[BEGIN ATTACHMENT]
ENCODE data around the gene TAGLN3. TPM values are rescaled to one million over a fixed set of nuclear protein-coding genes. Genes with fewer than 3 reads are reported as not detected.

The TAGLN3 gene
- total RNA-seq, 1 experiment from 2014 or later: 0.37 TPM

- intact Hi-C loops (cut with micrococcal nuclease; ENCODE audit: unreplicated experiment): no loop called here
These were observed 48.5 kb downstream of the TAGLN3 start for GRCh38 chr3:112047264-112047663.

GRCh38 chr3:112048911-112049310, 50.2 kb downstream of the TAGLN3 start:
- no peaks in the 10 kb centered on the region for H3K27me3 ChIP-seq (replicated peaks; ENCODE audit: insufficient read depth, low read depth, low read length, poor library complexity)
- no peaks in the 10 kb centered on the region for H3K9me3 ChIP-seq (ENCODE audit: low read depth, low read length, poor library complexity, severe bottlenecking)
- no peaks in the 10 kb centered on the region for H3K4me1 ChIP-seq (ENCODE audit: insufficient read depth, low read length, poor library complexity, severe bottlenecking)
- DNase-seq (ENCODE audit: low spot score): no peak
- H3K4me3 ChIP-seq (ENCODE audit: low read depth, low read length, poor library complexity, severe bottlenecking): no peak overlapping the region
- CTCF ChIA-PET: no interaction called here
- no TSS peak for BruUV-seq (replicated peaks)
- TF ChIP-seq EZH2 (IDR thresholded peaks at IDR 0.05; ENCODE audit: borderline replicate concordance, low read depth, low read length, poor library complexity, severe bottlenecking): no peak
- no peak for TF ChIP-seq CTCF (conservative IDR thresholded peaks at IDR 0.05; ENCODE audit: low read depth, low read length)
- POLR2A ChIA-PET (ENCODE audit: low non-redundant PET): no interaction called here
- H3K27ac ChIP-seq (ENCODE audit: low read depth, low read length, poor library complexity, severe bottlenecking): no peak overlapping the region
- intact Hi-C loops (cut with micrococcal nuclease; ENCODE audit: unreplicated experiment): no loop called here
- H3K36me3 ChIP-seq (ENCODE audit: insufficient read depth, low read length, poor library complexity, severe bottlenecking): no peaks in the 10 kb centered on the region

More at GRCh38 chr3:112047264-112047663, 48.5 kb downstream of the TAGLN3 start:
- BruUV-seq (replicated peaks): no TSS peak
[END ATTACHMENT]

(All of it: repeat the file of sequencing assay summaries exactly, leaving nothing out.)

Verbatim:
ENCODE data around the gene TAGLN3. TPM values are rescaled to one million over a fixed set of nuclear protein-coding genes. Genes with fewer than 3 reads are reported as not detected.

The TAGLN3 gene
- total RNA-seq, 1 experiment from 2014 or later: 0.37 TPM

- intact Hi-C loops (cut with micrococcal nuclease; ENCODE audit: unreplicated experiment): no loop called here
These were observed 48.5 kb downstream of the TAGLN3 start for GRCh38 chr3:112047264-112047663.

GRCh38 chr3:112048911-112049310, 50.2 kb downstream of the TAGLN3 start:
- no peaks in the 10 kb centered on the region for H3K27me3 ChIP-seq (replicated peaks; ENCODE audit: insufficient read depth, low read depth, low read length, poor library complexity)
- no peaks in the 10 kb centered on the region for H3K9me3 ChIP-seq (ENCODE audit: low read depth, low read length, poor library complexity, severe bottlenecking)
- no peaks in the 10 kb centered on the region for H3K4me1 ChIP-seq (ENCODE audit: insufficient read depth, low read length, poor library complexity, severe bottlenecking)
- DNase-seq (ENCODE audit: low spot score): no peak
- H3K4me3 ChIP-seq (ENCODE audit: low read depth, low read length, poor library complexity, severe bottlenecking): no peak overlapping the region
- CTCF ChIA-PET: no interaction called here
- no TSS peak for BruUV-seq (replicated peaks)
- TF ChIP-seq EZH2 (IDR thresholded peaks at IDR 0.05; ENCODE audit: borderline replicate concordance, low read depth, low read length, poor library complexity, severe bottlenecking): no peak
- no peak for TF ChIP-seq CTCF (conservative IDR thresholded peaks at IDR 0.05; ENCODE audit: low read depth, low read length)
- POLR2A ChIA-PET (ENCODE audit: low non-redundant PET): no interaction called here
- H3K27ac ChIP-seq (ENCODE audit: low read depth, low read length, poor library complexity, severe bottlenecking): no peak overlapping the region
- intact Hi-C loops (cut with micrococcal nuclease; ENCODE audit: unreplicated experiment): no loop called here
- H3K36me3 ChIP-seq (ENCODE audit: insufficient read depth, low read length, poor library complexity, severe bottlenecking): no peaks in the 10 kb centered on the region

More at GRCh38 chr3:112047264-112047663, 48.5 kb downstream of the TAGLN3 start:
- BruUV-seq (replicated peaks): no TSS peak